Singapore Airlines posted a record US$3.2 billion full-year loss for the 2020 financial year, marking its second consecutive annual loss.
The result exceeded analysts expectations, with forecasts for the company’s results in the 12 months to 31 March 2021 averaging US$2.46 billion.
The loss was largely driven by the impact of the COVID-19 pandemic, as well as US$1.5 billion in impairment charges on at least 45 older aircraft surplus to requirements.
Singapore Airlines reported a 76.1 per cent drop in revenue, to US$2.87 billion, largely propped up by its cargo operations.
Passenger-wise, the airline saw just 2 per cent of its usual passenger traffic figures.
The airline has said it is expecting to see its passenger capacity increase to 28 per cent of its pre-pandemic capacity by June this year.
Singapore also reported an annual loss in the 2019 financial year of US$212 million, as the airline was impacted significantly by the early days of the pandemic and an overnight end to demand for international travel.
Analysts have long predicted that city-state carriers, such as Singapore Airlines and Cathay Pacific, would take a larger financial hit during the pandemic than most traditional airlines, as they have no domestic network to rely upon until international conditions improve.
In light of its financial results, the airline said it would issue US$4.7 billion of mandatory convertible bonds to help it weather the remainder of the pandemic.
The bonds issue formed as an optional part of a US$11.2 billion rescue package lead by its majority shareholder, state-owned holding company Temasek Holdings.
The announcement comes days after Singapore announced it had carried 95,000 passengers in April – a figure 10 times higher than the same month last year but still far short of its pre-COVID total of 1.8 million.
The airline said there was “growing optimism” due to the increased pace of vaccines being rolled out but warned border restrictions caused by new waves of the virus are still having an effect.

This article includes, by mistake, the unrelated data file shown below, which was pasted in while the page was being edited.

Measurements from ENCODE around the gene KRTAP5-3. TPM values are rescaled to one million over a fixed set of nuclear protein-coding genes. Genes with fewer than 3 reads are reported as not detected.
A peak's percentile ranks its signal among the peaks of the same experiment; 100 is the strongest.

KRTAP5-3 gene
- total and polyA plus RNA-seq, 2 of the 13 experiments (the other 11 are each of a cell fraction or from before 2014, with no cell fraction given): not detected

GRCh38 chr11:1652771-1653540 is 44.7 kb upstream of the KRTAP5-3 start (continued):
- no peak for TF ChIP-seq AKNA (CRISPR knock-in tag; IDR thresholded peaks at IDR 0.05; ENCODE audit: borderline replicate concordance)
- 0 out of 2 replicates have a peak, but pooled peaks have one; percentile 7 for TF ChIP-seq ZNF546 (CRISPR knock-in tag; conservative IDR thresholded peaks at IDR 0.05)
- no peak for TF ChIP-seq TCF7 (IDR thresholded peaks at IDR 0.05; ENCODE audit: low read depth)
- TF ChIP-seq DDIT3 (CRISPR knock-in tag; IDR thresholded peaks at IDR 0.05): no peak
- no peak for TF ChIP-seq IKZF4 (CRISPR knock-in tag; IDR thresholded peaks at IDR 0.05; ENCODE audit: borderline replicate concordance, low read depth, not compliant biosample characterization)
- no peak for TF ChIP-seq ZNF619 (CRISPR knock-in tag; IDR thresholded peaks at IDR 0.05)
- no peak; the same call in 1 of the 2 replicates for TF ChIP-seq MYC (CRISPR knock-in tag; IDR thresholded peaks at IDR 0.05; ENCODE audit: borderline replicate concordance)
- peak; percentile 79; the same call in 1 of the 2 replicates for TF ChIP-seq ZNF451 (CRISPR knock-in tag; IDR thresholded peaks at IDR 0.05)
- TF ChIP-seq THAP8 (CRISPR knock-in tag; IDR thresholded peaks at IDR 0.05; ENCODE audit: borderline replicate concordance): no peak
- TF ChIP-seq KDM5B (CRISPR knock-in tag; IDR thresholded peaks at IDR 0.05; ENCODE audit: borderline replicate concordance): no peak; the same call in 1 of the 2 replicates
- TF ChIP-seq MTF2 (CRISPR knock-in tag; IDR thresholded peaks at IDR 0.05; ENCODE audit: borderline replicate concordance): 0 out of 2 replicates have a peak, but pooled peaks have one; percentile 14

The mixed news came shortly after Singapore and Hong Kong agreed to start a modest travel bubble from 26 May, which has the potential to increase activity.
However, the start date for the bubble has since been postponed for the second time, due to a recent rise in COVID-19 numbers in Singapore.
“This crisis is not over,” Singapore Airlines chairman Peter Seah said in a statement. “While the growing pace of vaccinations has given us hope, new waves of infections around the world mean that restrictions on international travel largely remain in place.”
The bubble was originally agreed upon by both city-states in October, and will begin with just one flight per day.
The agreement, which allows passengers to forego quarantine, was due to launch in November but was delayed after a spike of cases in Hong Kong.
Its launch will mark the second major travel corridor to open between countries operating a hotel isolation program, after Australia and New Zealand restarted travel earlier this month.
Ong Ye Kung, Singapore’s Minister for Transport, said, “I am happy that Hong Kong got the COVID-19 situation under control. It has been a long few months, but the conditions are now ripe again to re-launch the Air Travel Bubble.”
The deal will initially include just one flight carrying a maximum of 200 passengers for the first fortnight, before expanding.
All passengers departing from Hong Kong must be vaccinated, while customers from both cities are expected to take a test within three days of departure and then again on arrival.
The arrangement will be suspended if the seven-day average of unlinked community cases in either city increases to more than five.